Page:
Things are clearly more than a little tough for the MSM across the ditch: Nine Entertainment made a $972 million loss:

    Nine Entertainment made a $972 million loss for the financial year ending June 30 – taking its total accumulated losses to more than $2.5 billion – as the media group headed for collapse.

    Vote: Thumb up 0 Thumb down 0 You need to be logged in to vote
  13. Reid (16,062 comments) says:

    All comes down to editorial policy.

    Yes I know Fran. I’m suggesting this policy should be changed to better use the existing technology to engage with the interested public in a more ubiquitous way. I think if this was done it could possibly result in mutual benefit, with more coverage of relevant aspects of a given story and less “fluff” which I think the public is crying out for which is why the TV news ratings and circulation figures keep dropping. Not that your stories need that, you’re very good, but some other journalists and editors seem to think they’re best to stick with superficial trivia lest the audience furrow their brows in confusion. Personally I think that’s a misreading of the situation. Of course you don’t want to repeat Alan Gibbs’ error when he introduced the BBC World Service here in an attempt to address this same issue, and by using the public to comment, this gives the editors a chance to see in detail, which stories, which angles and which journalists generate the best levels of interest and heat. And that has to be good for all of us.

    Vote: Thumb up 0 Thumb down 0 You need to be logged in to vote
  14. Pauleastbay (5,035 comments) says:

    .. with real journalists actively addressing the issues raised by the public in the comments section

    how many real journalists are out there?, serious question. Jack Tame 25 years old,? hardly the grizzled veteran with informants running through the police, law firms and industry. I would wager the only source he would have out of the NZ police is the number of a media liason officer i.e someone who supplies him with press releases and if you have ever written one you kniow you only put in what you want out there and its kept very basic

    In another life there used to be journalists who would ring you, who you would meet at the pub, journalists you could trust.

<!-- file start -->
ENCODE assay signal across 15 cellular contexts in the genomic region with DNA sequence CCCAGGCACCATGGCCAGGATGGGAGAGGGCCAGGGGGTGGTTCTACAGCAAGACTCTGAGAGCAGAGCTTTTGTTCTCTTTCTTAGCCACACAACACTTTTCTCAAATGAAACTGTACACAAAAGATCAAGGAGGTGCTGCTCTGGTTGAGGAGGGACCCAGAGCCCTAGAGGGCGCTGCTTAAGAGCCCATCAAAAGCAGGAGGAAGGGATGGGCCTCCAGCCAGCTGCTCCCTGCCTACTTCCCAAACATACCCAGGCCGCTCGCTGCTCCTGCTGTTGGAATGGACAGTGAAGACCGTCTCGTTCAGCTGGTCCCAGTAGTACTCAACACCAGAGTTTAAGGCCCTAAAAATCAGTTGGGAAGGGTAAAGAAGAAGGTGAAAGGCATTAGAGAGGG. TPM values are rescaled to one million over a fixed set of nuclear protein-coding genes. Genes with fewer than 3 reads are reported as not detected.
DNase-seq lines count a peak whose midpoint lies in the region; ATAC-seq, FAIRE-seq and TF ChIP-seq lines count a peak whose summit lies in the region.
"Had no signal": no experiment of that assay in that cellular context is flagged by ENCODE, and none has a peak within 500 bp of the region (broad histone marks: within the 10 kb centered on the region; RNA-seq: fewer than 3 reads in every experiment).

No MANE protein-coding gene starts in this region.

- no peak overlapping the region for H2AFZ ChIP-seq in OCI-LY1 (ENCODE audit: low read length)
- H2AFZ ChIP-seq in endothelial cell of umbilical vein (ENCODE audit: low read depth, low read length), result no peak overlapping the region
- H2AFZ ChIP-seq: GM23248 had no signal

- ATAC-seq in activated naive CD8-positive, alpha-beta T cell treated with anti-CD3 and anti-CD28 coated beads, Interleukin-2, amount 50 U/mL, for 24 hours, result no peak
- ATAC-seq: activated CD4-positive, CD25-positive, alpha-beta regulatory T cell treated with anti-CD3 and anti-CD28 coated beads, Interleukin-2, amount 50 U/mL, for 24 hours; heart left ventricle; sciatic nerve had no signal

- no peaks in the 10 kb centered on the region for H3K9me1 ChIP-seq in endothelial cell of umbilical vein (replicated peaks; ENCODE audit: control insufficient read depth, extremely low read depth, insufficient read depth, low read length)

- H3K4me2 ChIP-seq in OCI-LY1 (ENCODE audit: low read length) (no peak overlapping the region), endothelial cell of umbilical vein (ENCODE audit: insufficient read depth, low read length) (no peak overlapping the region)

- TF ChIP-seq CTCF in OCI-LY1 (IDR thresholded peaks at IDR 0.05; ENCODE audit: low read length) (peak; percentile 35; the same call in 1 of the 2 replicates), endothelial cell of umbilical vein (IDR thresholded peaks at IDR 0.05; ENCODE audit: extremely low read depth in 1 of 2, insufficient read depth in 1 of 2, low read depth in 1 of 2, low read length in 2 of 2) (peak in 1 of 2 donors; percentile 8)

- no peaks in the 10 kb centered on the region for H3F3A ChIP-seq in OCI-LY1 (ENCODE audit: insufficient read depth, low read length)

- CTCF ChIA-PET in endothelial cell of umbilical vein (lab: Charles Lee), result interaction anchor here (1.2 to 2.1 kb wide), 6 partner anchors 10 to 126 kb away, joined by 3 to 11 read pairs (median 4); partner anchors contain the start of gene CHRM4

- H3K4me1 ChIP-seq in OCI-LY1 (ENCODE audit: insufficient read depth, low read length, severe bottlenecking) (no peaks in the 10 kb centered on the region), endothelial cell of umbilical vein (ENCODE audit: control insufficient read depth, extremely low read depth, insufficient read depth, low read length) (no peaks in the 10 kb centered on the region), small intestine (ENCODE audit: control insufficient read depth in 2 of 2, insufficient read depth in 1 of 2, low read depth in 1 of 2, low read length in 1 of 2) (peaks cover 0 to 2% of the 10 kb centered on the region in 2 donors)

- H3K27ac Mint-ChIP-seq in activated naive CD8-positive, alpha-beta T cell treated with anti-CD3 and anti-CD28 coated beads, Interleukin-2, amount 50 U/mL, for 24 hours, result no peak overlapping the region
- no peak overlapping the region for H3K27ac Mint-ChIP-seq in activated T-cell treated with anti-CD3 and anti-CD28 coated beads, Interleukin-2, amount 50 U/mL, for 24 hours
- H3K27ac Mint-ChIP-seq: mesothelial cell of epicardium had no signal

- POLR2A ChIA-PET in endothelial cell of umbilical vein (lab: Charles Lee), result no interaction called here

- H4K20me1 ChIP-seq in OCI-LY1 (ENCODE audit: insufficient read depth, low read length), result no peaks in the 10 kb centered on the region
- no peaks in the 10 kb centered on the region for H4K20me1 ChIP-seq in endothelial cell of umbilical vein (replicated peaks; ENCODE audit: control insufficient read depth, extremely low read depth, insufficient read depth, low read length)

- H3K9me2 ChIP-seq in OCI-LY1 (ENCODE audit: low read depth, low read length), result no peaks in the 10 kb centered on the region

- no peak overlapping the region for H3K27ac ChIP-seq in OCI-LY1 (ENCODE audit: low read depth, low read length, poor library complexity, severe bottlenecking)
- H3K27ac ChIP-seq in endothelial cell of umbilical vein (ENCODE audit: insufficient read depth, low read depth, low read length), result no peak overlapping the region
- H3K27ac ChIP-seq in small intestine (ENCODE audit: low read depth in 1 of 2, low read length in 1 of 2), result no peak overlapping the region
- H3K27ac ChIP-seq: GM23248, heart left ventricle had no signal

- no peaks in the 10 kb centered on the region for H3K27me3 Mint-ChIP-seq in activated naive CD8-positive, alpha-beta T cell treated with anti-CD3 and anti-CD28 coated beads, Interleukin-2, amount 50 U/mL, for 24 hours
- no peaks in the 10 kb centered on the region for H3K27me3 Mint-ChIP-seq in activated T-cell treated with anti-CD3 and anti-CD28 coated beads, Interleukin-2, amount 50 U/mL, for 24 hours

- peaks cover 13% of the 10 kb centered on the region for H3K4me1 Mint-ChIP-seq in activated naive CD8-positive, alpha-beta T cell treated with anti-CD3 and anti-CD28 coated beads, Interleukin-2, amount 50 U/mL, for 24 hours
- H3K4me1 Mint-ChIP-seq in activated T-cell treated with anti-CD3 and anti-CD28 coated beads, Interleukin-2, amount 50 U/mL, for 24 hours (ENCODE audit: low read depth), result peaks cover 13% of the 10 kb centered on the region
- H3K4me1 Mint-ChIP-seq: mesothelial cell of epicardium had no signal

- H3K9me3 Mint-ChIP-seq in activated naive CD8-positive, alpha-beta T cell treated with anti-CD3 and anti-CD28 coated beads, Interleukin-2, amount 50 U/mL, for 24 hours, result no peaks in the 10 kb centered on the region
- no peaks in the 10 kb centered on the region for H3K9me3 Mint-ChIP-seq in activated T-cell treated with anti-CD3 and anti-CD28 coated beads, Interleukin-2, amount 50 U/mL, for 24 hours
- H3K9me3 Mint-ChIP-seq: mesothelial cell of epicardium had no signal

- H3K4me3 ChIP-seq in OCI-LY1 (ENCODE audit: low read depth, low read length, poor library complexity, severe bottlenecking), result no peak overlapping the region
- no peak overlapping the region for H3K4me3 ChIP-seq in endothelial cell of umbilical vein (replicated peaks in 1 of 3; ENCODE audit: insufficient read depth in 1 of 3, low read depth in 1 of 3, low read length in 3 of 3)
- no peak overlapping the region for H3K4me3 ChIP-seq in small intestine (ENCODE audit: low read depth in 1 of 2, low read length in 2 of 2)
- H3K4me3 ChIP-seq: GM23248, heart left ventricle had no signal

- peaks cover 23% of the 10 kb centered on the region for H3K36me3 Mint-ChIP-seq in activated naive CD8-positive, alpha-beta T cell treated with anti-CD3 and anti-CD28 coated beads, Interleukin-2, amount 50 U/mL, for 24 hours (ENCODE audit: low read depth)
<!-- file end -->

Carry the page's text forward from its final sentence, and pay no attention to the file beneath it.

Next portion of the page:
Now its all press releases,(the odd exception)
    .
    I use Google news as my home page, there are filters where you can take out press releases and blogs -doing this makes for a very small home page

    Vote: Thumb up 0 Thumb down 0 You need to be logged in to vote
  15. Rex Widerstrom (5,307 comments) says:

    Aggregation rather than divestment has long been the key to success in media, and it still is – just as Kerry Stokes, who holds interests in:
    43 percent of the Seven network (Sydney, Melbourne, Brisbane and Adelaide, regional Queensland & Perth)
    33 percent of Sky News Australia
    Through Seven, Pacific Magazines, which accounts for more than 20 percent of all magazines sold in Australia
    Again through Seven, Yahoo7, the Australian front for the Yahoo brand and which Seven claims is “Australia’s most popular internet portal” (presumably with some figures to back that up which I’m too lazy to find)
    Seven is also involved in building or acquiring wireless broadband group Unwired, VOIP operator Engin and had a fairly mediocre outing as the Australian licensee for TiVo
    20 percent of West Australian Newspapers Ltd

    I think he has interests in media in China as well, and of course has a much broader portfolio of businesses including Westrac, which supplies the huge vehicles on mine sites etc.

    Seven West Media (as his company is called) posted a 2011/12 profit of $226 million, a 97 percent increase on the previous period.

    For a media magnate one would assume was purely profit-driven, he has an interesting take on the future, as he expressed in the ABC’s Andrew Ollie Lecture in 2001: